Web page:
Europe still wastes more food than it imports

“There is increasing lobbying in Europe to lower the current target of 50 percent less food waste by 2030,” notes Toine Timmermans. He is the director of the foundation Samen Tegen Eten Wastage, a movement of companies and public organizations whose purpose is clear from the name.

“The agricultural lobby would prefer that this sector not participate in the goal of halving waste. We think it’s ridiculous. They are an essential part of the solution. The EU and most member states have joined the UN’s SDG goals (Sustainable Development Goal, ed.), and they should become binding for everyone, from farm to table.”

It is not only the organizations and companies within the fund against food waste who are of that opinion; in response to a recently published report by Feedback EU, dozens of organizations from twenty European countries are now calling for this.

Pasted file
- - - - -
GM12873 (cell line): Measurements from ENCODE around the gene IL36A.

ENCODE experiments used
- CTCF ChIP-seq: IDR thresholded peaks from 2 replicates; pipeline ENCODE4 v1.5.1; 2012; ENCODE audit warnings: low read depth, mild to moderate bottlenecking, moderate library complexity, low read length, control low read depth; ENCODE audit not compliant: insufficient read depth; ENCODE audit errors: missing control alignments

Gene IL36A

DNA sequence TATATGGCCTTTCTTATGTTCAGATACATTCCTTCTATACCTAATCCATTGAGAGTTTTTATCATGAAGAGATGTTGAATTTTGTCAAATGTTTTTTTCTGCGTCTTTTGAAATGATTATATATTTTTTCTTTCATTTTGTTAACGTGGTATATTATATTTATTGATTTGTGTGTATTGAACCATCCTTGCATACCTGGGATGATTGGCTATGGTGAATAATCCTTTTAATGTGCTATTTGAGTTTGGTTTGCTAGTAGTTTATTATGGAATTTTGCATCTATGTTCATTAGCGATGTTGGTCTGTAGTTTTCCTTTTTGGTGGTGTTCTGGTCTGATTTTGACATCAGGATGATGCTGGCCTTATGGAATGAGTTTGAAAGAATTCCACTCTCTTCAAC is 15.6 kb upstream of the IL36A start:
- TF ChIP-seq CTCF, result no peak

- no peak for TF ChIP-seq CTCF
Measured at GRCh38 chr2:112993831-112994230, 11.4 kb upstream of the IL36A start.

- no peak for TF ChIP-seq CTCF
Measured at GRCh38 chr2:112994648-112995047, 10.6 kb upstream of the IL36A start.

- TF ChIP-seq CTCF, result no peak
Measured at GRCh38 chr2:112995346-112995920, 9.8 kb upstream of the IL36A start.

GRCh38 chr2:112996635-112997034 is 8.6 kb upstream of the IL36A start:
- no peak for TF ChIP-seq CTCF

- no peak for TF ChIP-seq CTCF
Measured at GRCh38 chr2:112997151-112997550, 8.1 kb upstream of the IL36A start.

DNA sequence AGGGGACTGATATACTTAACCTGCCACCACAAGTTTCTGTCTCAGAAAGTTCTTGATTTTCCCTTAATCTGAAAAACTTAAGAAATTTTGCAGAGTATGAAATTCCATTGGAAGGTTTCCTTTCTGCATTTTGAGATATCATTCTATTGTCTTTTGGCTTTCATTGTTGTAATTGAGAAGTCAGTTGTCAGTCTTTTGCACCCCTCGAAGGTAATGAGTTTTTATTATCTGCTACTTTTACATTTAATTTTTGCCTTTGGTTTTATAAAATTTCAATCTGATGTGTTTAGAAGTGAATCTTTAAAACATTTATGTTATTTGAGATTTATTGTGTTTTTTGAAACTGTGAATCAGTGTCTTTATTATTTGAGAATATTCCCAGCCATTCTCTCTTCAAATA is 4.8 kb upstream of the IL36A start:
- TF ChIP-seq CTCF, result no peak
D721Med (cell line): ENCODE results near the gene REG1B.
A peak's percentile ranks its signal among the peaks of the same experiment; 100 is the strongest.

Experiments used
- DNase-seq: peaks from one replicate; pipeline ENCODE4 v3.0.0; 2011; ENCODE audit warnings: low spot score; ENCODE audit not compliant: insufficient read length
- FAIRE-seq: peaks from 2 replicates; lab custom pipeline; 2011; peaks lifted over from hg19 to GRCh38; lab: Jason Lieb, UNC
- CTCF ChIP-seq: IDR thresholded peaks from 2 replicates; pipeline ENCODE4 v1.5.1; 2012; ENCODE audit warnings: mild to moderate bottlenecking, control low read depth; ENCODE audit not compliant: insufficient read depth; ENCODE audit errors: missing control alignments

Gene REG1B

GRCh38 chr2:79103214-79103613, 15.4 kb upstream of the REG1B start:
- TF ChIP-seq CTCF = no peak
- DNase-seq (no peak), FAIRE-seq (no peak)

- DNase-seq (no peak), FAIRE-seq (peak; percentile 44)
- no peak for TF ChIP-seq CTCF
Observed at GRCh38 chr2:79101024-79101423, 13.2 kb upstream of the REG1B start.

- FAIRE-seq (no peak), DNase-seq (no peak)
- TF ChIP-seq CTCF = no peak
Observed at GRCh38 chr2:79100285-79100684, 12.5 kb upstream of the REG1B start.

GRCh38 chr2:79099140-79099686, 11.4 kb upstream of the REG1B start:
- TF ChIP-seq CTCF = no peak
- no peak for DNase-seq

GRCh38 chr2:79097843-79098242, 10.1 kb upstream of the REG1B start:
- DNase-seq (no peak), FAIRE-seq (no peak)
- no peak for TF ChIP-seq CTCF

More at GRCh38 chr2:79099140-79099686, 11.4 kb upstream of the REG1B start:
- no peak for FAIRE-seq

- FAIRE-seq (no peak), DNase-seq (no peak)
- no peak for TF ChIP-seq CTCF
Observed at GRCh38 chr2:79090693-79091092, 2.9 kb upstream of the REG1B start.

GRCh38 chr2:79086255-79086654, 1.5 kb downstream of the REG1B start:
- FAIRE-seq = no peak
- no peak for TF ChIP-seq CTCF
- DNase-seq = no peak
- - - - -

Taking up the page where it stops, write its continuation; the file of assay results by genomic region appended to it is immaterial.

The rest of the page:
More waste than expected

The non-profit organization Feedback EU estimates that the EU wastes around twice as much food as previously thought, at more than 153 million tonnes. The organization has calculated this on the basis of figures published earlier this year on food waste in agriculture.

To make it clear what order of magnitude we are talking about here, the report compares this figure with the figure for the EU’s annual imports of agricultural products. It turns out that we waste more than 15 million tons more than we import. Food waste costs the EU around €143 billion a year and is responsible for at least 6 percent of European greenhouse gas emissions. Reasons enough to tackle the problem structurally.


With 7,000 kilos of courgettes, there was a protest against food waste on Dam Square in Amsterdam.Picture Sabine Joosten, ANP